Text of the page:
Aug 4, 2017
Ways to Prevent a Stroke
Midlife women are twice as likely as men to have strokes, an alarming fact in and of itself. But what's even more alarming is that if you crunch the numbers, it just doesn't make any sense. Men smoke more, drink more, and see their doctors less—probably to avoid confessing their sins. Cigarettes and alcohol up the risk of stroke, yet each year, about 55,000 more women than men suffer from them.
Part of the reason these numbers are so out of whack: babies (not directly of course, though some moms might beg to differ). Being pregnant ups your risk, as does pregnancy-related complications, like preeclampsia and gestational diabetes. Pre-baby birth control pills also increase your chances—so do hormone replacement therapies to relieve menopause symptoms later in life. Mood might factor in as well: new research suggests depression could boost women's stroke risk; and women are 70% more likely than men to get depressed.
If you quit smoking, limit alcohol, eat more fruits and vegetables, and keep your weight, blood pressure, and blood sugar in check, you lower your likelihood of stroke. Here are eight lesser-known ways to protect yourself, based on the latest research:
1. Walk 20 minutes a day. We know—you work, you have kids, errands to run, dinner to make, and an episode of Real Housewives to watch, so you barely have time to pee, let alone take 20 uninterrupted minutes to walk. Make the time. Even if you break it up into two 10-minute sessions, it's worth it: Walking a total of 2 hours a week can cut your stroke risk by 30%, according to a large study of nearly 40,000 women, conducted over a 12-year period. Walk briskly (so you can talk but not sing) and your chances are reduced by almost 40%.
2. Know the difference between sad and depressed. The latter makes you 29 percent more likely to suffer from stroke, says a new study of more than 80,000 women. Why? Depressed women tend to smoke more, weigh more and exercise less; plus, they're more likely to have uncontrolled medical issues, like high blood pressure and diabetes, which can also increase stroke risk. Recognize depression symptoms and you can get proper treatment. Talk to your doctor if you: feel persistent sadness, anxiousness, or "emptiness"; hopeless; guilty, worthless or helpless; irritable; exhausted; if you lose interest in things you used to like; can't concentrate or sleep; overeat or lose your appetite; think about suicide or have aches and pains that don't go away even with treatment.
3. Set your alarm for 7 hours of sleep. More than 10 a night in la-la land may increase your stroke risk by up to 63%, compared with the recommended 7-hour stretch, say scientists at Harvard. And if you're especially loud in bed—while snoring, that is—studies suggest you're twice as likely to develop metabolic syndrome, which is a cluster of conditions that raises your risk of stroke, as well as heart disease and diabetes.
4. Make olive oil your go-to ingredient...for drizzling, dressing and all other food-related ings. You know it helps lower your risk of heart attacks; new research now shows it extends its protective branch to strokes as well. An observational study of more than 7,600 French adults age 65 and older found that those who regularly use olive oil cut their chance of stroke by just over 40%. A great healthy way to saute is with vegetable broth, read about it here.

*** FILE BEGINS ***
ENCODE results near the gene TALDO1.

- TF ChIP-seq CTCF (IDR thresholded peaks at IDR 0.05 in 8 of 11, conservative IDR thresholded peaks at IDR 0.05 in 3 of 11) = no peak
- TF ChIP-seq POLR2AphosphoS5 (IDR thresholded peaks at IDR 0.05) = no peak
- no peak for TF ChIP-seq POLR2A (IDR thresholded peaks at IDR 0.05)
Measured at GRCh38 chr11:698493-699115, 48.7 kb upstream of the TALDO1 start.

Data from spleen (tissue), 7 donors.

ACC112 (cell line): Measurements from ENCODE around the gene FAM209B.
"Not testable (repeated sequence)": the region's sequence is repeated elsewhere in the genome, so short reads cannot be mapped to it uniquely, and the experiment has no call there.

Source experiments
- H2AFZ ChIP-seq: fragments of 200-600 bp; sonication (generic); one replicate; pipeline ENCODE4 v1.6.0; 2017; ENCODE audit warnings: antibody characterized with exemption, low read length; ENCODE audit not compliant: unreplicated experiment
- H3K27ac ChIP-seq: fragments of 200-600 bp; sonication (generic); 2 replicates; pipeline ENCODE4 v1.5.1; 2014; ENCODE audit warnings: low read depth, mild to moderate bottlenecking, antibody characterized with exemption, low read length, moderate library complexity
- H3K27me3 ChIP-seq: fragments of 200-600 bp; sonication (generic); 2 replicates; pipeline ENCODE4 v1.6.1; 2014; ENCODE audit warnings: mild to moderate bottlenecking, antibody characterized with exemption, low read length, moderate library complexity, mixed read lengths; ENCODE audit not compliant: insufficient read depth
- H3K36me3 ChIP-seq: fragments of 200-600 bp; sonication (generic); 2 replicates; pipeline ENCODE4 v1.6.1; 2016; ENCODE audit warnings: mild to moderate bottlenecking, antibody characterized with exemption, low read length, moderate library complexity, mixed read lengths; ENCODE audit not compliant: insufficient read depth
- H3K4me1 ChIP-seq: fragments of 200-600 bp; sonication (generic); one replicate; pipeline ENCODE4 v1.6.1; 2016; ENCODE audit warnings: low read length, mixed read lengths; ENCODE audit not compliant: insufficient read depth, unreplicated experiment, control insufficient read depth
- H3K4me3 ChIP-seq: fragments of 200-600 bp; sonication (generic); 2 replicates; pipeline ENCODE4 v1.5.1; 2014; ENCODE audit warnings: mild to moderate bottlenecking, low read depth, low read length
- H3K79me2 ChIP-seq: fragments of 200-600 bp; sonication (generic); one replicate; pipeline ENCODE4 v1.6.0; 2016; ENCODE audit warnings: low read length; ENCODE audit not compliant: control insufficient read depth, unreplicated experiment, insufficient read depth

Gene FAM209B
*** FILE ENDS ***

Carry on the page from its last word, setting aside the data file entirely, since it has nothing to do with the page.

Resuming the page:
5. Mind the migraine. Those extra-special headaches—particularly the ones that come with flashes of light and blind spots—appear linked to a higher stroke risk in women; and as an added bonus, most migraine-sufferers are women, thanks in part to hormonal fluctuations and medications. Though there's no clear proof that indicates treating a migraine means no stroke, experts agree it's reasonable to try and reduce their frequency. Talk with your doctor—she may prescribe preventive meds or suggest stress management techniques.
6. Pay attention to palpitations...especially if the heart flutters occur with shortness of breath, lightheadedness, and chest pain—those are all signs of atrial fibrillation (AF), an abnormal heartbeat that boosts risk of stroke about five-fold. More than 2 million Americans live with AF; taking anticlotting medication can help reduce your stroke risk. Late last year, the FDA approved Pradaxa (dabigatran), a new drug that clinical studies show is simpler to manage than the long-standard warfarin (Coumadin), but is just as effective.
7. Eat sweet potatoes. And raisins and bananas and tomato paste. Not all on the same plate but individually, each is loaded with potassium—and a diet rich in foods with this nutrient may reduce stroke risk by 20%, suggests a recent report. More good sources: fruits and veggies, fish, poultry, and dairy.
8. Lengthen that short fuse. No matter how many times you told him to pick up his dirty socks and asked the kids to shut the front door on their way out, take a deep breath before you blow a gasket: A study published in the journal Hypertension suggests that angry and aggressive people may be at a higher risk of stroke. Researchers found those who scored high for antagonistic traits on a standard personality test had greater thickening of the neck arteries (a risk factor for stroke) compared with people who were more agreeable.
9. Think FAST. Most women don't: surveys show less than 30% can name more than two symptoms of a stroke. Use the handy mnemonic FAST to recognize the symptoms:
· F (face): uneven smile, facial droopiness, numbness, vision disturbance
· A (arm & leg): weakness, numbness, difficulty walking
· S (speech): slurred, inappropriate words, mute
· T (time): Realize that time is critical. If you notice any of the above symptoms, immediately call 911—studies show that you get faster care if you arrive at the hospital in an ambulance than if someone drives you. With strokes, time lost is brain lost—simple as that.
By Teresa Dumain
Deborah Wiancek, N.D. Deborah Wiancek